April 2, 2012

State of Alabama
Press Release: Mental Health, Department of

April is National Autism Awareness Month

MONTGOMERY – Governor Robert Bentley is set to declare April as Autism Awareness Month in Alabama. The Alabama Interagency Autism Coordinating Council and the Autism Society of Alabama are partnering to promote National Autism Awareness Month. The month-long campaign held annually in April, sponsored since the 1970s by the Autism Society of America, seeks to highlight the growing need for concern and awareness about autism spectrum disorders.

Events will be held statewide celebrating the observance, including a series of Walks for Autism in more than 15 locations around the state. The walks are sponsored by the Autism Society of Alabama, and proceeds benefit ASA, which works to improve the quality of life of persons with ASDs and their families through education, advocacy and support. Also co-hosted by ASA, the 3rd annual HELP Autism/ASD Workshop will be held on April 27 in Huntsville. This one-day training is free to the public, and targeted at parents and professionals. More information about this conference can be found at http://summerhelp.eventbrite.com/. A “Light It Up Blue” campaign will also be going on during April, involving everything from office buildings and city centers to people’s front porches.

The Alabama Interagency Autism Coordinating Council is busy addressing some of the state’s most prominent needs regarding ASDs. It also recently welcomed a new director, Anna McConnell. Before being named Alabama’s autism coordinator, McConnell was the program manager for the Autism Society
of Alabama. Prior to serving in that position, she served as the project coordinator for the Alabama Autism Needs Assessment Project. McConnell holds a Bachelor of Arts in history from Samford University, a Master of Social Work with an Adults & Families concentration from the University of Alabama, and a Master of Public Health with a concentration in Maternal & Child Health from the University of Alabama at Birmingham.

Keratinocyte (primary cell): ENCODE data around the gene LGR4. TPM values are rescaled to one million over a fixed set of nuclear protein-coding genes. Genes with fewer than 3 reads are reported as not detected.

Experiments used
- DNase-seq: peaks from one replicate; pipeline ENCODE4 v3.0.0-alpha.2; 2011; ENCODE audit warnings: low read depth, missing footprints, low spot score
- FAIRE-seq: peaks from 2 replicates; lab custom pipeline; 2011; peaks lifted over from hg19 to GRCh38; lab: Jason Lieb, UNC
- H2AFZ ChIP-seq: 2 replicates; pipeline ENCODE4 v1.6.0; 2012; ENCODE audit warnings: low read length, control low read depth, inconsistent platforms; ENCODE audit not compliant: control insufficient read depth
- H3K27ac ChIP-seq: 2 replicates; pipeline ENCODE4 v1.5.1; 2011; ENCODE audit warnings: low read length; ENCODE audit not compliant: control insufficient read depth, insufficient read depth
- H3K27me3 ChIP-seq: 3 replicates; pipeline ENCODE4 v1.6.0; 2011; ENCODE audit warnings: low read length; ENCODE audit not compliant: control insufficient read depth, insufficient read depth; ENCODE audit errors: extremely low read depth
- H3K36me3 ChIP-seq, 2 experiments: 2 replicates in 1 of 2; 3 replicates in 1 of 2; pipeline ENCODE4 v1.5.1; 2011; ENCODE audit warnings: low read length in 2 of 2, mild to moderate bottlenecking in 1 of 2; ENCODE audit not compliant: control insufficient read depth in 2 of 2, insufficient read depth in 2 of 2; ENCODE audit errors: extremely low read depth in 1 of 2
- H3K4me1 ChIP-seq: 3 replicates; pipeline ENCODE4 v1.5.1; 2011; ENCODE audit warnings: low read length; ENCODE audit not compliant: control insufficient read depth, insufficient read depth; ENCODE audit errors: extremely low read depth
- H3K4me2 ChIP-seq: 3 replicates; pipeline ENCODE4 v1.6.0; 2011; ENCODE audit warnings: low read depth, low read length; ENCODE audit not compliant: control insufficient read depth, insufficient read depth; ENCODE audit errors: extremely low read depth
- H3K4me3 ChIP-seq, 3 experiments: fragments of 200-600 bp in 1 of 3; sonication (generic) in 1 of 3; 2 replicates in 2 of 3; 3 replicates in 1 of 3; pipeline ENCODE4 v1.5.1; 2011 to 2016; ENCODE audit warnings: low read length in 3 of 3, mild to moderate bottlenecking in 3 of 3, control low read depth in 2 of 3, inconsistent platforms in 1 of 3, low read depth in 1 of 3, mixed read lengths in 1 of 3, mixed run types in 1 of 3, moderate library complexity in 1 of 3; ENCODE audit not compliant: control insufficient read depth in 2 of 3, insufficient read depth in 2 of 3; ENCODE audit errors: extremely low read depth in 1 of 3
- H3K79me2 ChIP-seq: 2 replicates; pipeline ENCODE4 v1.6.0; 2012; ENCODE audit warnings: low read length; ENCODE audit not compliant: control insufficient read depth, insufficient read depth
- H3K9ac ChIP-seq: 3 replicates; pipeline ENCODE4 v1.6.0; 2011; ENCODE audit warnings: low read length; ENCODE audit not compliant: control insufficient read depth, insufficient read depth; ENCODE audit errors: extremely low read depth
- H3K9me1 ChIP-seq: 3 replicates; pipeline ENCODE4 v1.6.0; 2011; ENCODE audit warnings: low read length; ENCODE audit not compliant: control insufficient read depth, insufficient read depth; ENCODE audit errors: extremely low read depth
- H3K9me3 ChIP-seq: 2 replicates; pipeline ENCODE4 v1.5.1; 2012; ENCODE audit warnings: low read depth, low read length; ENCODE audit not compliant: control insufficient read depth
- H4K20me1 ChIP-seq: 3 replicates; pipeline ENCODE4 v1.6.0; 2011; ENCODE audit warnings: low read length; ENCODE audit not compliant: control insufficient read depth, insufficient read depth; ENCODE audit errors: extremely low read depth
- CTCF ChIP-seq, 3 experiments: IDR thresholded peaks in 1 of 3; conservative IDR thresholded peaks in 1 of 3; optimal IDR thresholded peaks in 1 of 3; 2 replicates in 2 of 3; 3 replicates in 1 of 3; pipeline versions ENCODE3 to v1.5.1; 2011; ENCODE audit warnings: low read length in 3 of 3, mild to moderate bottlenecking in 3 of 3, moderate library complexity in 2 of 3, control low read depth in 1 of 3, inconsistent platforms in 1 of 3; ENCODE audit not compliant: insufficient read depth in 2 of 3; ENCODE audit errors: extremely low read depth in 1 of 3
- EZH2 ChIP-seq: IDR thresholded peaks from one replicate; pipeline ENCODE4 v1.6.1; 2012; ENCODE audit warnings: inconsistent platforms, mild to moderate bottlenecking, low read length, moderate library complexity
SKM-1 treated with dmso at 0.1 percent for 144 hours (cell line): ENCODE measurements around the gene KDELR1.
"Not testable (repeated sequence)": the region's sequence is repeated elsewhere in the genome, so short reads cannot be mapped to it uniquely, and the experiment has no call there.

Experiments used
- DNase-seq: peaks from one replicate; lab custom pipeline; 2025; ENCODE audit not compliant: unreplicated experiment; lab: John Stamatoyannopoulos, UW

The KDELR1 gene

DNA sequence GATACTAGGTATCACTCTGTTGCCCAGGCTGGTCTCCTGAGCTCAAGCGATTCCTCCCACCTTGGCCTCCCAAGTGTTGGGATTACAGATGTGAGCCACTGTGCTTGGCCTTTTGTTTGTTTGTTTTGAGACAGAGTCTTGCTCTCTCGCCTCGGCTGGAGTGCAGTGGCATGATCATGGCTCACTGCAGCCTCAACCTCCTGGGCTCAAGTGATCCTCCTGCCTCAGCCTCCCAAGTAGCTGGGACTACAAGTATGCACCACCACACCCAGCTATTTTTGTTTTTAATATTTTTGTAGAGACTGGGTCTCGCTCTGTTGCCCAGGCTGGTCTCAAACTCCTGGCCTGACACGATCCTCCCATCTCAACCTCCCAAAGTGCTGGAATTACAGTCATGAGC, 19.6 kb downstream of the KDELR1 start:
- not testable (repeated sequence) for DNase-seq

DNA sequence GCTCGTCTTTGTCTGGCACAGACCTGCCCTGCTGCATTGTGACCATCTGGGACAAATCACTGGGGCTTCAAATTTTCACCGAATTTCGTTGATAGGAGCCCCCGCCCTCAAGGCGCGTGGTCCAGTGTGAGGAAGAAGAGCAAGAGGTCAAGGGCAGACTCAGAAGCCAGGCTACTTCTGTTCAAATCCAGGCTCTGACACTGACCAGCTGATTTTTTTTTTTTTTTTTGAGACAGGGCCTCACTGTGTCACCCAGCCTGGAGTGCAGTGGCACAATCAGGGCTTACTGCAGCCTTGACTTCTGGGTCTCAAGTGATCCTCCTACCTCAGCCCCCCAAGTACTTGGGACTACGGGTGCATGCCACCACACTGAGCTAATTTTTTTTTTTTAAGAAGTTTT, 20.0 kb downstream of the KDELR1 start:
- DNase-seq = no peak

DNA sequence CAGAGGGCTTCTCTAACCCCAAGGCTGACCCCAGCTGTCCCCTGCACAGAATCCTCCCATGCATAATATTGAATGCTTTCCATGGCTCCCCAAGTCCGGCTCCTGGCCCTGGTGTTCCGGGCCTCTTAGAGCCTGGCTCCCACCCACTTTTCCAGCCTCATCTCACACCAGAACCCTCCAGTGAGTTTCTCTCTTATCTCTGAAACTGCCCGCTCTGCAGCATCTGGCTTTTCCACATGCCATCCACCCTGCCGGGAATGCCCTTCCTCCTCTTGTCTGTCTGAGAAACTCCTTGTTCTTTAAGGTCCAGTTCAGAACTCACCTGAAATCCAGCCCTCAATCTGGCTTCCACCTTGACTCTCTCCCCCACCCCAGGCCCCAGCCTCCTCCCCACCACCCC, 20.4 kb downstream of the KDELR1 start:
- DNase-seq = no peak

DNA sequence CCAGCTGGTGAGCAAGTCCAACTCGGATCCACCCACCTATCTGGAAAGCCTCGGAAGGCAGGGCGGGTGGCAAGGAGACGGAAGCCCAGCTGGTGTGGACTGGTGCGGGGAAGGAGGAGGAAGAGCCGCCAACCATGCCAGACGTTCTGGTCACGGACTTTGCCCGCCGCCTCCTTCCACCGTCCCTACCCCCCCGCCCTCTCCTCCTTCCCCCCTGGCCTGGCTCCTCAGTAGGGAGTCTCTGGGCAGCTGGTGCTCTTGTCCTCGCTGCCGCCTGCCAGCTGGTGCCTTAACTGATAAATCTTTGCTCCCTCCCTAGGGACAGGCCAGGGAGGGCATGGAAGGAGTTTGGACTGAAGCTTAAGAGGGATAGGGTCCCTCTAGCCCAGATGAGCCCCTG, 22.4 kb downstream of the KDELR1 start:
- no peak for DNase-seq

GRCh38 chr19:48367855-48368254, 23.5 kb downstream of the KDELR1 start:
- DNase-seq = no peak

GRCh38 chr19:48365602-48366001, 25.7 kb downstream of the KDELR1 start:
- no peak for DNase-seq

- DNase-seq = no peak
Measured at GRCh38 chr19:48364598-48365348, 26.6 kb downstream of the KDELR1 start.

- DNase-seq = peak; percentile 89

Workgroups within the AIACC are currently focusing on putting together best-practice and implementation recommendations. A special workgroup focused on early surveillance and screening will soon be kicking off a “Learn the Signs – Act Early” campaign with commercials and information that will be made available to pediatricians, early childcare providers and parents focusing on the early detection of developmental delays. A community services workgroup is also at work putting together resources and information for emergency personnel and compiling a state list of autism resources.

According to McConnell, “Funding for autism is extremely limited. Behavioral therapy is often not covered, and a diagnosis is usually made too late to take full advantage of services. Alabama’s state agencies are joining together through the AIACC to address these pressing and urgent needs.” She shares that anyone interested in being involved in the work of the council can register online at www.autism.alabama.gov or email her at anna.mcconnell@mh.alabama.gov. The Alabama Interagency Autism Coordinating Council was created to meet the urgent and substantial need to develop and implement a statewide comprehensive, coordinated, multidisciplinary, interagency system of care for individuals with autism spectrum disorders and their families. The lead agency is the Alabama Department of Mental Health.

ASDs are a group of developmental disabilities that typically begin before a child is three years of age and last throughout their lives. People with ASDs have substantial challenges in social interaction and communication. They handle information in their brain differently than other people and might have unusual ways of learning, paying attention and reacting to different sensations. The latest report from the Centers for Disease Control and Prevention (released 2012) states that one in every 88 children in the United States has an ASD diagnosis. According to Autism Speaks, more children will be diagnosed with autism this year than with childhood cancer, juvenile diabetes or pediatric AIDS combined.



To learn more about the Alabama Autism Interagency Coordinating Council, visit www.autism.alabama.gov.

For more information about Autism Awareness activities in the state of Alabama, contact the Autism Society of Alabama or visit www.autism-alabama.org.

To learn more about ASDs, visit the Autism Society of America at www.autism-society.org.

For more information about the latest autism prevalence rate, visit the Centers for Disease Control at www.cdc.gov/ncbddd/autism/addm.html.

  • For more information, visit http://mh.alabama.gov
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